Back in 2015, I published a guide to the various types of publishing options on offer based on my own experiences as a novice novelist.
As time goes by, I’m receiving an increasing number of requests for advice from authors who’ve been offered contracts by ‘traditional’ publishing houses and asked for thousands of pounds for the privilege.
It can be the case that authors have almost talked themselves into parting with hard-earned cash prior to seeking advice. When I tentatively suggest caution before commitment, I’m often greeted with a counter argument; in which case, if your mind is made up, my advice is very simple:
don’t spend more than you can afford to lose!
I thought it might be helpful to jot down my purely personal responses to anyone who is thinking of spending their savings on getting their book into print.
- Have you been asked for a large amount of money – if so, why? If the book is as exceptional as the publisher is telling you, why have you been asked to finance it?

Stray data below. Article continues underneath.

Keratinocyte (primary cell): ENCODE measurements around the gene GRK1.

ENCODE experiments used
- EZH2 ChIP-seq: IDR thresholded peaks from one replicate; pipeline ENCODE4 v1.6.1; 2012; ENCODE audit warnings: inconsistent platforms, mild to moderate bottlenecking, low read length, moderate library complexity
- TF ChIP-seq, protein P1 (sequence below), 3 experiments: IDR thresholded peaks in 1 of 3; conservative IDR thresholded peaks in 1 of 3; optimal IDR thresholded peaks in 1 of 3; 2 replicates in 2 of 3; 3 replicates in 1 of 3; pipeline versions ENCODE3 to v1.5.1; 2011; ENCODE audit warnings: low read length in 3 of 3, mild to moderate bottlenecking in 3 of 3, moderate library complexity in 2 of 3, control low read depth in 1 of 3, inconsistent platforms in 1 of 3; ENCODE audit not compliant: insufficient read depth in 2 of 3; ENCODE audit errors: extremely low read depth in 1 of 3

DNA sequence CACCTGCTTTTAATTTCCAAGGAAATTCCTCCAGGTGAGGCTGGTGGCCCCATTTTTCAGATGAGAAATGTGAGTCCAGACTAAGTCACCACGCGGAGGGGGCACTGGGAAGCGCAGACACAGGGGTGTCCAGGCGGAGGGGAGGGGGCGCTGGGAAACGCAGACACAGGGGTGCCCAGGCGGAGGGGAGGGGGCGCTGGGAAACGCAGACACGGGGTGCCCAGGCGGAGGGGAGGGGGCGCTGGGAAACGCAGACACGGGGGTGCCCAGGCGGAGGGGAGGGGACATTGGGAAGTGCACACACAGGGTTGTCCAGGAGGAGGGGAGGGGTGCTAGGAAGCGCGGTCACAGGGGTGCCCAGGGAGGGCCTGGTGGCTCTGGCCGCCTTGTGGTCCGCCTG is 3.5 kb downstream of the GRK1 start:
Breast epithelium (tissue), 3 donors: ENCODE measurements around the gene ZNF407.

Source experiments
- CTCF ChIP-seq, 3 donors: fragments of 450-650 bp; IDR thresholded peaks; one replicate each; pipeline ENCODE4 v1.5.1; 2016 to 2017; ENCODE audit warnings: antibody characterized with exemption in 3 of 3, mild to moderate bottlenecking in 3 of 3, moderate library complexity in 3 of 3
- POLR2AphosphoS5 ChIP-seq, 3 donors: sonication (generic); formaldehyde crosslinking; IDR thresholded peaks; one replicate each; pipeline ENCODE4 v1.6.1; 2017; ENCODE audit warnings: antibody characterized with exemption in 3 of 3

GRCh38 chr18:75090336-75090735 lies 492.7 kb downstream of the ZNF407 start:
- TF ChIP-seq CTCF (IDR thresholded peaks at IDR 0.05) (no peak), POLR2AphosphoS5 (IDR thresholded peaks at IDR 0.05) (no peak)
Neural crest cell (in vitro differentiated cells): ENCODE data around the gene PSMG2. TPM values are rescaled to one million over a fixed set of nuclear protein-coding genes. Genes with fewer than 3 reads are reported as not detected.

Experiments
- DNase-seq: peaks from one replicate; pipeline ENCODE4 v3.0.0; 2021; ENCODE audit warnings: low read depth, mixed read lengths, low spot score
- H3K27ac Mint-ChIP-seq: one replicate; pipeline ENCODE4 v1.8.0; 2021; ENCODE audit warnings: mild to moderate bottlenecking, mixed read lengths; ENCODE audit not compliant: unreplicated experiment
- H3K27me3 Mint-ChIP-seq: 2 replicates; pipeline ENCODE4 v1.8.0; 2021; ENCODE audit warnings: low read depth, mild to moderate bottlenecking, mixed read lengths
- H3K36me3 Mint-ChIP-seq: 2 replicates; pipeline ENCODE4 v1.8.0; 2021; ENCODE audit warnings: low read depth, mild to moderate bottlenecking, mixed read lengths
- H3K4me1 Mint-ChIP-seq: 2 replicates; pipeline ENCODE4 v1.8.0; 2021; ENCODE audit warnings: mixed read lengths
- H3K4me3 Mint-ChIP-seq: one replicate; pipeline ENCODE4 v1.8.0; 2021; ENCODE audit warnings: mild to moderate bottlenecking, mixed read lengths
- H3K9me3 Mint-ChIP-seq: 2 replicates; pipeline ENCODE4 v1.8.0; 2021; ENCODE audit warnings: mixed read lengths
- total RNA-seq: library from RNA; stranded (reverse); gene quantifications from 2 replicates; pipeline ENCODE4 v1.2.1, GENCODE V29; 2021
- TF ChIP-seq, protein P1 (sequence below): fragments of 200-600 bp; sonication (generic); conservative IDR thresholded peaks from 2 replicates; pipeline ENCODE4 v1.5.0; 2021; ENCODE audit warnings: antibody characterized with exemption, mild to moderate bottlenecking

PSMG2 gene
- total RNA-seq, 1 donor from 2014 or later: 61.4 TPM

- Have you made comparisons – a publishing service versus a ‘traditional’ publisher?
- Have you checked with clients already represented by the publisher – are they happy with the service they’re getting – from production to marketing and publicity?
- Is the publisher going to be proactive – will they circulate advanced copies of your book or be satisfied with sending round a mailing list to stockists?
- Is your book lined up to take part in a blog tour – this should coincide with your launch date? If not, ask why not?
- Do you have full details of costs – or will there be add-ons prior to getting your book into print?
- Have you been offered a ‘shared-risk’ contract in principle – without being given any figures?
- Rule-of-thumb – if ‘ten monthly instalments’ to be paid via the ‘finance department’ is mentioned, it’s going to be a significant amount, probably thousands of pounds.
- Question to ask oneself – is the publisher working on my behalf to represent my book or am I the income target? In short,
am I their client or their customer?
Many authors believe it’s worth paying a traditional publisher to take away the hassle and produce a good quality product. Check out the publisher’s work and if you’re happy and can afford it, then why not, go for it!
But if you’ve hoping to make your name and fortune and possibly getting into debt to become a published author, take a step back and weigh up your options. Make an informed decision based on a clear head – not a committed heart.
Whatever you decide, good luck!